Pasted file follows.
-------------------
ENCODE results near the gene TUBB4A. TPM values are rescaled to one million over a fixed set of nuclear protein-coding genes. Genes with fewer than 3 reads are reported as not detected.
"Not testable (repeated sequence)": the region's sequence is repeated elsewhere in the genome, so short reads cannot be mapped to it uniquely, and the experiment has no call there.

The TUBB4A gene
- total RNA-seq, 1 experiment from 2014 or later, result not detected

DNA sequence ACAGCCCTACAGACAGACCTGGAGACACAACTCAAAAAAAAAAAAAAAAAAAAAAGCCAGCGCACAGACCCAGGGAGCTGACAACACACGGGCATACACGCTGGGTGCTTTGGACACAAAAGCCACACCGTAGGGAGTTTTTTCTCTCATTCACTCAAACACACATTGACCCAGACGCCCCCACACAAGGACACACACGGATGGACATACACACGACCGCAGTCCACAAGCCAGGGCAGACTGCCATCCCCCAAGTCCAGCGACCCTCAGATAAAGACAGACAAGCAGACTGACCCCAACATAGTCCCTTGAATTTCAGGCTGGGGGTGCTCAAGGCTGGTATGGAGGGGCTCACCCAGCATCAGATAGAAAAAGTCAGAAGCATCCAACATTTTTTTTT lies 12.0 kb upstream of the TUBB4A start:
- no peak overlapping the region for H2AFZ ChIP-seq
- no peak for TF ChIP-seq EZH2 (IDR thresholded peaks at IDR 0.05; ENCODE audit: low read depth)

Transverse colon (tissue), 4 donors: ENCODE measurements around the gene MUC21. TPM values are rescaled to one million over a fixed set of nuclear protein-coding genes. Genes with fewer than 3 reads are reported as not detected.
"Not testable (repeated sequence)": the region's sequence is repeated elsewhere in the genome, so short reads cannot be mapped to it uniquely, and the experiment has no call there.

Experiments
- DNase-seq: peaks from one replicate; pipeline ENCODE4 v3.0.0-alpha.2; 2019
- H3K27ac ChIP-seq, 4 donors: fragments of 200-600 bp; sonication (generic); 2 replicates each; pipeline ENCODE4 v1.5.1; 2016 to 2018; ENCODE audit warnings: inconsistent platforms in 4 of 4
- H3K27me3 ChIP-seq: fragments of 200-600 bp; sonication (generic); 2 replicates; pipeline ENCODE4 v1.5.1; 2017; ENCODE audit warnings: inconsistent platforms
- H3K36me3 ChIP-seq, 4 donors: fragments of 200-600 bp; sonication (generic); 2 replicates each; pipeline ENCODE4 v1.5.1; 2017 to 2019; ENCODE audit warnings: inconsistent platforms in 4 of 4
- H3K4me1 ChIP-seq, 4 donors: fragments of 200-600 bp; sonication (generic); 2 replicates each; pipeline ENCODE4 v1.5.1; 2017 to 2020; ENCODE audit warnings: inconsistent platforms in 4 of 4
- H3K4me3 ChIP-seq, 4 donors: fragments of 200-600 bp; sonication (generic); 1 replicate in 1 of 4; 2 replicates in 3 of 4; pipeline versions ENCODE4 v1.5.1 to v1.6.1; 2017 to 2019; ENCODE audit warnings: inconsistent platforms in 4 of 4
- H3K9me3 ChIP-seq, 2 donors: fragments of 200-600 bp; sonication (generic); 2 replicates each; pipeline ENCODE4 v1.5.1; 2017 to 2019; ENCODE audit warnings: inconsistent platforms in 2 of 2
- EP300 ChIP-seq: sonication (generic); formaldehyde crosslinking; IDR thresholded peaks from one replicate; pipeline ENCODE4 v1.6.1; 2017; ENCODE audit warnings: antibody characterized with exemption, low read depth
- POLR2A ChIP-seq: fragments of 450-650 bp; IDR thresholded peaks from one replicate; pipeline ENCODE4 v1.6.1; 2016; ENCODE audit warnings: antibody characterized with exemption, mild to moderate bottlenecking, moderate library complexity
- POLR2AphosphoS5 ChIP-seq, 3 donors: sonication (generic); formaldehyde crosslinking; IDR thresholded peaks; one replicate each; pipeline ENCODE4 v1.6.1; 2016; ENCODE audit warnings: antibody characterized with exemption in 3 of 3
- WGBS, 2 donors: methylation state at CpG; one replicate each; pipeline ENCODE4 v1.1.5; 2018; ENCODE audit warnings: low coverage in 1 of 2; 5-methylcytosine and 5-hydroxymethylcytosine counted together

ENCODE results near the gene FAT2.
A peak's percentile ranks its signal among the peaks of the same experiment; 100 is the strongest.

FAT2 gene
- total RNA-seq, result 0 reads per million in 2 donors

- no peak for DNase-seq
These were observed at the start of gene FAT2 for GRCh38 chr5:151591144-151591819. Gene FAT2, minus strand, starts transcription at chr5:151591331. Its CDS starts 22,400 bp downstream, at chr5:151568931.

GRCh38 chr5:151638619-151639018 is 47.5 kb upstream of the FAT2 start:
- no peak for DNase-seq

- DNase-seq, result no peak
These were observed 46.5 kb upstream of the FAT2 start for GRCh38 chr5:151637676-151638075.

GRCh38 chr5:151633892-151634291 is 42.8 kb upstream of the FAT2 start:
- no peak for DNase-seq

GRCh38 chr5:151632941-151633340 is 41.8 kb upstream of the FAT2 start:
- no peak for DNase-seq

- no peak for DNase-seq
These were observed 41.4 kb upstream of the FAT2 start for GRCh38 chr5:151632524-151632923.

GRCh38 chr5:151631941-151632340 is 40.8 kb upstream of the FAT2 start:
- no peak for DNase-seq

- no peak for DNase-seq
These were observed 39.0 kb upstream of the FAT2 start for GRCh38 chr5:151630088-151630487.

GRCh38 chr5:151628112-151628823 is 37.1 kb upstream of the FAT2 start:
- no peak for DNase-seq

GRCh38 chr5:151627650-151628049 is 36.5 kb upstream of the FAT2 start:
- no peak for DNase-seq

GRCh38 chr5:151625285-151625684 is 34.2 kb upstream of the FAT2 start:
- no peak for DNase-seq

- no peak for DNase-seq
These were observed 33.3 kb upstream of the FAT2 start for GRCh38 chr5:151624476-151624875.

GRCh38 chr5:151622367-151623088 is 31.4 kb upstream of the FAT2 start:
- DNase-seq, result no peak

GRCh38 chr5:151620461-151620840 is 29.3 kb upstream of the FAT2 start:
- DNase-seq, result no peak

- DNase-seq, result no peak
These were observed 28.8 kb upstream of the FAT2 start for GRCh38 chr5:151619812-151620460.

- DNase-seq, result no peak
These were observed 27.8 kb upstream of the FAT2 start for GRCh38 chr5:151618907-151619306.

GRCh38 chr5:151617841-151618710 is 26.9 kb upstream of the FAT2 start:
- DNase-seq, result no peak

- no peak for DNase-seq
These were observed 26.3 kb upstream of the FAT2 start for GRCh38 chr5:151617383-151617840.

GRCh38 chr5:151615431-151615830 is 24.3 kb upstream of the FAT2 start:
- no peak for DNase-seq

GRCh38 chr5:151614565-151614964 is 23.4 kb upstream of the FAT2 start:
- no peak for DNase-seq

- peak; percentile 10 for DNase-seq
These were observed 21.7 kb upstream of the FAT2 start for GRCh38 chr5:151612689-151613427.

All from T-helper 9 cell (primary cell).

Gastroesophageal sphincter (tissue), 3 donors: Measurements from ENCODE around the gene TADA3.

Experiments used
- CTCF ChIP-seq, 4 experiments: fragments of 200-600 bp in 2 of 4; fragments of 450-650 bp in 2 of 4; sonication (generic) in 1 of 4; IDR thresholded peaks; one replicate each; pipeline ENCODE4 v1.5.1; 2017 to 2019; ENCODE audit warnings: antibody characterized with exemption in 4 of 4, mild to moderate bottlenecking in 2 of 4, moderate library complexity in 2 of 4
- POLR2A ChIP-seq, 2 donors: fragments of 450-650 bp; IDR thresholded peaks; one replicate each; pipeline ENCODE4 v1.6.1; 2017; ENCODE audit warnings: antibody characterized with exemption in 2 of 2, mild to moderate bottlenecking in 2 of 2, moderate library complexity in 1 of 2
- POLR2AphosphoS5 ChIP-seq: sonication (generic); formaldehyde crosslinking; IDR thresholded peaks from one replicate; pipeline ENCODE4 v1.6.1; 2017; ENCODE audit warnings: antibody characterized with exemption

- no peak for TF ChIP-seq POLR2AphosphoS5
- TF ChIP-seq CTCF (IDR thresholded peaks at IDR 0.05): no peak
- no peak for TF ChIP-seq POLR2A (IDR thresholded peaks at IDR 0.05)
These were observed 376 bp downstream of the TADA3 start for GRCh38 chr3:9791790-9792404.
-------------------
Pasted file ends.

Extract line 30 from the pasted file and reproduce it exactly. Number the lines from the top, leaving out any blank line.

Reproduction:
- DNase-seq, result no peak